None of this contamination stuff matters to halogen capsules inside glass outer bulbs, such as Philips "Halogena" and Sylvania "Capsylite" - unless the outer bulb breaks.
b) The bulb has subtle cracks from excessive or undue force applied to the base or connection points.
c) The bulb is off-quality and/or extremely old (I have seen one bought in a flea market do this). Suspect extreme age or low quality especially if the smoky appearance is black or dark gray as opposed to white or light gray. Darker smoke color usually indicates excessive age or low quality and lighter smoke color usually indicates cracking of the bulb.
Light Output and Color Problems
Burnout and Blinking and Strange Glow Problems
Fluorescent Bulbs Burn Out Too Quickly:
a) You have a bulb-ballast mismatch. Read the label on the ballast and read the markings on the bulb. Note that 34 and 35 watt bulbs may say F40T12(color code) and "energy saver" or something like this.
b) Ballast is low grade or defective. If the ballast states an amp figure and you have an AC ammeter, check for highly excessive current consumption as a sign of a bad ballast.
c) The lamp is started too many times - starting causes wear.
d) You have poor contact with the bulb due to corrosion. Usually twisting the bulb around will break through the corrosion, at least temporarily. If there is corrosion, (WITH POWER OFF!) scrub the corrosion off the socket contacts or the bulb pins with fine sandpaper. This may be tricky. In bad cases you need a new fixture.
e) Some "shop light" bulbs have life compromised by designing them for extra energy efficiency or low cost - use standard bulbs if they are compatible with the ballast in the fixture. Also, some cheaper "shop light" fixtures with cheap ballasts may be hard on the bulbs.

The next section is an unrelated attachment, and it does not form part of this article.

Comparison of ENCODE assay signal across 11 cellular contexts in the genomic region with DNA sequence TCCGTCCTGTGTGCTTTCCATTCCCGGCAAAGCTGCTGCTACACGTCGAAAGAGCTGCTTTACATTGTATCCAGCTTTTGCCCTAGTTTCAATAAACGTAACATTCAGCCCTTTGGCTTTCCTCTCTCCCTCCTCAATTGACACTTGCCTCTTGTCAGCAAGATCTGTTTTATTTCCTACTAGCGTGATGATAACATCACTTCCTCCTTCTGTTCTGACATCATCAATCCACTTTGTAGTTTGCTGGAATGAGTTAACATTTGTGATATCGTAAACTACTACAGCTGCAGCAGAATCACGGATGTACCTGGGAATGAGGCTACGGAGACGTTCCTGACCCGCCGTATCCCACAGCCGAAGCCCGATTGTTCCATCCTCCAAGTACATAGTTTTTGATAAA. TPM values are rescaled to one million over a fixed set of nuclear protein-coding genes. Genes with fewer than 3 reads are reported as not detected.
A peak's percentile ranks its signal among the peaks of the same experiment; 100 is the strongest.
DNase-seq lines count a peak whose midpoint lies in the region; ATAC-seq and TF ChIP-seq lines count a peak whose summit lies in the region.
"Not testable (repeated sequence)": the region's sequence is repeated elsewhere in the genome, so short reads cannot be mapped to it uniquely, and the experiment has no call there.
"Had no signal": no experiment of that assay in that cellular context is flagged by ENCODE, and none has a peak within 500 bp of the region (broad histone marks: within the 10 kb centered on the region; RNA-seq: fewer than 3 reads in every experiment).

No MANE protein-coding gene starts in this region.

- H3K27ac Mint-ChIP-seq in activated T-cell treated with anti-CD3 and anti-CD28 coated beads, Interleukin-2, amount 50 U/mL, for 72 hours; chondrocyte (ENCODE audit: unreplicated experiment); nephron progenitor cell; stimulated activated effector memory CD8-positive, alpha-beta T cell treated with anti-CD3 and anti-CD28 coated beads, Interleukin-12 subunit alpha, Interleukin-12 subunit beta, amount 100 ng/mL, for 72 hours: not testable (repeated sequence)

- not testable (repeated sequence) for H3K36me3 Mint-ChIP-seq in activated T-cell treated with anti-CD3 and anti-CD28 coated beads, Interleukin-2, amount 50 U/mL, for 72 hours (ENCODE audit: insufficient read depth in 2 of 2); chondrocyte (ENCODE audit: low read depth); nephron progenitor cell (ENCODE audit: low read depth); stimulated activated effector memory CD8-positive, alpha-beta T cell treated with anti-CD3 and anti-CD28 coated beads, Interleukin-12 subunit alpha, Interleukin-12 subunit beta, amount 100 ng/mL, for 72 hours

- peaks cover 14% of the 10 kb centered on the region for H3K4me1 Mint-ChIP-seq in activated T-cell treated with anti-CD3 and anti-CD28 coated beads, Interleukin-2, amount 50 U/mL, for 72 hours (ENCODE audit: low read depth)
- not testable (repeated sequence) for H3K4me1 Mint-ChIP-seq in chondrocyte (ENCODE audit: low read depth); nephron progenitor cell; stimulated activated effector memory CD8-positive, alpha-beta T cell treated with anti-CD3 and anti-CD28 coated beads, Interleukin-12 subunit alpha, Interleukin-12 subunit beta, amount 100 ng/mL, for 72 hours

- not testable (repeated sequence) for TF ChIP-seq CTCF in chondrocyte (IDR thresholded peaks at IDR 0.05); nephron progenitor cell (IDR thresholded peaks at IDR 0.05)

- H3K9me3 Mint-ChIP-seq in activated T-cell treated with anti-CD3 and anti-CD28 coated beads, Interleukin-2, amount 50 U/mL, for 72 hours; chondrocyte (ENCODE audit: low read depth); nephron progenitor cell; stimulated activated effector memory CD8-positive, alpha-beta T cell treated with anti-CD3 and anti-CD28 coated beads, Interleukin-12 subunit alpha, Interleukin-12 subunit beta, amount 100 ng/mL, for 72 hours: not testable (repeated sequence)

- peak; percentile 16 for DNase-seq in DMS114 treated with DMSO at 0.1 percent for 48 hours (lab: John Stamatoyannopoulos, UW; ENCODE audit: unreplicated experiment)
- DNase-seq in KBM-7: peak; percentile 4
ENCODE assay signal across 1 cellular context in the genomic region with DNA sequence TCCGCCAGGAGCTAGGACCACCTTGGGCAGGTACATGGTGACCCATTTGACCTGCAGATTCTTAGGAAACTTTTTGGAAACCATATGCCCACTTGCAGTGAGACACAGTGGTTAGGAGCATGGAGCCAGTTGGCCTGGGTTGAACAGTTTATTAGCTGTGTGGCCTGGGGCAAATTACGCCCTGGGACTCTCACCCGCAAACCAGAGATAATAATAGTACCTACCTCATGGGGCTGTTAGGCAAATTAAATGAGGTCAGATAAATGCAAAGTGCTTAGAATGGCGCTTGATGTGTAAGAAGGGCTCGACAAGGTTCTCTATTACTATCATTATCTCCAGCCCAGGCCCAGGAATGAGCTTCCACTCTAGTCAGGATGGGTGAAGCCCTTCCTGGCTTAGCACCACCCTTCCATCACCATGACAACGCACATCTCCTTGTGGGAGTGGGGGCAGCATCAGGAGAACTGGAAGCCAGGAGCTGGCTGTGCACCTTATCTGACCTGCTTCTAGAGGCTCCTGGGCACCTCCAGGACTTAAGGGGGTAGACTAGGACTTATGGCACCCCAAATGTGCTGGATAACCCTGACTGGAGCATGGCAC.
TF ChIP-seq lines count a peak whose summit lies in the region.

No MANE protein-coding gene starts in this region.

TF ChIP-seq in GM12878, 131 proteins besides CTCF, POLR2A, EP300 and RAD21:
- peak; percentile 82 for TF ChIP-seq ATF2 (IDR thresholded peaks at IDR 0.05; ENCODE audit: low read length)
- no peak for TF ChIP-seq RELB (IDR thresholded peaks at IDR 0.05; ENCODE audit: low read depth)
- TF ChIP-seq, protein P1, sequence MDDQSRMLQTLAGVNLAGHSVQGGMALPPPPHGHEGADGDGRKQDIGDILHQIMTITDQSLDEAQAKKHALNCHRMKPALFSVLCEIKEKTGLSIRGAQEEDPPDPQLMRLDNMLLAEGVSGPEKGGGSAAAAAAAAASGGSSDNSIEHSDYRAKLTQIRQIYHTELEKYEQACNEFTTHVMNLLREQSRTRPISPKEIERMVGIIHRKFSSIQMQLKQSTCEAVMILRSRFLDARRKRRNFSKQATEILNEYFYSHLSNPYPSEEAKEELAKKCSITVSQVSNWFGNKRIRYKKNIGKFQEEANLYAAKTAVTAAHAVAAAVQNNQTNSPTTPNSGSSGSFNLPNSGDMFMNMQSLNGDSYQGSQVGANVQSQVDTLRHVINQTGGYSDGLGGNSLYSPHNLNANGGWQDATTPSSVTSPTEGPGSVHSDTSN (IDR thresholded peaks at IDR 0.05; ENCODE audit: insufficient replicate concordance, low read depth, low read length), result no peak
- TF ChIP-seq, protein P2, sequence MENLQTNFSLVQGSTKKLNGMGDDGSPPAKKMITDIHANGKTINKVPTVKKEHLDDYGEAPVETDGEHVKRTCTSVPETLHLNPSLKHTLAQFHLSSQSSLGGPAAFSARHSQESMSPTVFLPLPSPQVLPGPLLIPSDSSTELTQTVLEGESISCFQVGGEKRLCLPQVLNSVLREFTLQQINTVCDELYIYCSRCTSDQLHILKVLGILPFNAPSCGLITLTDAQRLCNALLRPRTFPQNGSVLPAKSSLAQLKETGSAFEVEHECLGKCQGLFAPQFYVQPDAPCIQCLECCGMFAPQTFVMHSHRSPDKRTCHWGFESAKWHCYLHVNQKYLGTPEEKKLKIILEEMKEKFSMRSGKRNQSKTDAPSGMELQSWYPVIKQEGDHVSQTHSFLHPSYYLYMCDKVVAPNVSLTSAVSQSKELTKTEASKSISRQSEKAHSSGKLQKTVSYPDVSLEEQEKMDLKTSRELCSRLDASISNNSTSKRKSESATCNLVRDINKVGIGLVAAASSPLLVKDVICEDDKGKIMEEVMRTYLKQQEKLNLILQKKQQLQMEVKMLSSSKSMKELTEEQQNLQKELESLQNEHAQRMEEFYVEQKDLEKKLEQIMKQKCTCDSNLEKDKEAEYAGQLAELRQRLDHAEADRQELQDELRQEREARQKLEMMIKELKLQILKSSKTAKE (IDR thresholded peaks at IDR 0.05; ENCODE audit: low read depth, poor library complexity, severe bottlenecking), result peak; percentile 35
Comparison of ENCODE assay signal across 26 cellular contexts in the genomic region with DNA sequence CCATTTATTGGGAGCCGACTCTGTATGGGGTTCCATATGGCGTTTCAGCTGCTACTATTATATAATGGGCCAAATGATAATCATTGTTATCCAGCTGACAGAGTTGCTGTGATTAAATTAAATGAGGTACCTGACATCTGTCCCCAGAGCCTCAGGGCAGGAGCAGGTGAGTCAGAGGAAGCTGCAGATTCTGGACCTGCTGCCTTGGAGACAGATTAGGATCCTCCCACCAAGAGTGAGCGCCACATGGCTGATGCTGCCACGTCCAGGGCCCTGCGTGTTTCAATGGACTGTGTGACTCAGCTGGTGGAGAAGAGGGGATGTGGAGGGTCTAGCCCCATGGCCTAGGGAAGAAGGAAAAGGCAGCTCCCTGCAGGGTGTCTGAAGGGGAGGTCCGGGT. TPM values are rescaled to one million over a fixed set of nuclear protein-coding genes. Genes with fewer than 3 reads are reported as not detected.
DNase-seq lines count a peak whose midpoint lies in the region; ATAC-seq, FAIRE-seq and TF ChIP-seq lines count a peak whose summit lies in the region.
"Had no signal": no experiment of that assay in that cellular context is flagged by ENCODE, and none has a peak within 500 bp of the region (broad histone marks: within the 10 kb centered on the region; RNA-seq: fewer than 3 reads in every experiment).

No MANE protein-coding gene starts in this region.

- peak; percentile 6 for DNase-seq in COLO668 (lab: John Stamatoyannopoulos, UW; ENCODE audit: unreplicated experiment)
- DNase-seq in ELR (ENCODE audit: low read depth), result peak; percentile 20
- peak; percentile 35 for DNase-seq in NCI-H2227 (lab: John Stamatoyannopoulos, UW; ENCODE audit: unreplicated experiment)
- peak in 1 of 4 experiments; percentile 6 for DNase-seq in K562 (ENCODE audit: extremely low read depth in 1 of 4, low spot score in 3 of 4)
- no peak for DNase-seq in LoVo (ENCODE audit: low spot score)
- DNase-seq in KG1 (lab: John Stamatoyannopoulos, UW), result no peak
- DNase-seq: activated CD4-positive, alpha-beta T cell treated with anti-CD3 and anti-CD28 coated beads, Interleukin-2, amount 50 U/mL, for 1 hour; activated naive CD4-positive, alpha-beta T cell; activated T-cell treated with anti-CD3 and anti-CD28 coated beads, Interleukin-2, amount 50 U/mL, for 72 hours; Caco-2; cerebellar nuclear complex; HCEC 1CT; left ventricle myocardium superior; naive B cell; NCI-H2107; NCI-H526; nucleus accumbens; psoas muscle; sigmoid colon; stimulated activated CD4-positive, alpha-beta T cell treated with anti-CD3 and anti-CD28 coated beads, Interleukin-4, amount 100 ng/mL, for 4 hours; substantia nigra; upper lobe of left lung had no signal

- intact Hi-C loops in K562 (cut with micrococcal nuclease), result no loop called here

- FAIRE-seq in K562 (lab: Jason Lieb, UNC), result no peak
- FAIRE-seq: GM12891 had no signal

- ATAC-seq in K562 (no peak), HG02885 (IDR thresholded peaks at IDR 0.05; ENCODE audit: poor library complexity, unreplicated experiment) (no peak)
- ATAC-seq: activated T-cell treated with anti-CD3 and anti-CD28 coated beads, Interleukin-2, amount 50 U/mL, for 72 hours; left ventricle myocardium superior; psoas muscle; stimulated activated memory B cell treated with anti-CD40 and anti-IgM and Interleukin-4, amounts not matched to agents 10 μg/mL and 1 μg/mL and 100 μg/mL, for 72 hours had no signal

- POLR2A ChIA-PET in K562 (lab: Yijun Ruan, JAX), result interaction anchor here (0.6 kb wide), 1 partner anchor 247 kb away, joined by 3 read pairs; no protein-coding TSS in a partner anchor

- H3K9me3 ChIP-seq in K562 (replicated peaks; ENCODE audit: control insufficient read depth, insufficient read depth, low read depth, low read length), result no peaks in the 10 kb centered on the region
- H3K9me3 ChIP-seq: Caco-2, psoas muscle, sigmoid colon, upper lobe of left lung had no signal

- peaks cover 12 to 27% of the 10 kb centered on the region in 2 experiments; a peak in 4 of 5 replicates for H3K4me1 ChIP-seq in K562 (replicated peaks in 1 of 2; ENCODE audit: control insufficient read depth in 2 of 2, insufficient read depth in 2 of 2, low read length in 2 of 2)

Bulbs Die In Pairs - Is It The Ballast or One Bulb or Both?:
Many ballasts operate the bulbs in pairs. The bulbs are in series. If one bulb goes bad, both go out or go dim.
In many cases, there is a "bleeder resistor" or other auxiliary component to apply the full ballast output voltage to just one bulb if both are not conducting - this helps the bulbs start. If one bulb is glowing very dimly and the other is completely out, it is possible for the dim bulb to be the bad one and the completely-out bulb to be the good one.
If the good bulb spends a lot of time in dim glow, it can be damaged - prolonged glowing with the filaments at elevated but less-than-full-normal temperature can be bad for them.
Since the "good" bulb is probably through most of its life and may have suffered if it spent a lot of time in dim glow, it is normally a good idea to replace both bulbs of the affected pair. In case you are curious as to which bulb is the bad one, there is usually noticeable darkening all over one end of the bad bulb. This means 2-3 inches of tubing are noticeably darkened. A mere spot or blotch or ring / band at one end or both ends is usually not a sign of end-of-life.
Bulb Is Out or Very Dim and Ends Glow Dim Orange:
Bulb is dead and a rapid start or trigger start ballast is making the filaments hot enough to visibly glow. Replace the bulb.
Bulb Blinks from once every few seconds to a few times a second:
Preheat bulb has died. Replace the bulb. Remove the bulb even if you cannot immediately replace it. This blinking is hard on the starter, and the ballast can get stressed if the starter gets stuck in a starting attempt. If the bulb has been blinking a long time, it is a good idea to replace the starter anyway even if it is not yet dead.
Bulb in Fixture With a Starter Only Glows at the Ends, usually off-color or orangish, sometimes each end glowing a different color:
The starter is bad and the bulb may be bad. If the bulb is brand new, a stuck starter can still do this. This is bad for the bulb. Remove the bulb until the starter can be replaced. Replace the bulb along with the starter unless the bulb is known good. A bad bulb can ruin a good starter after a while and a bad starter can ruin a good bulb after a while.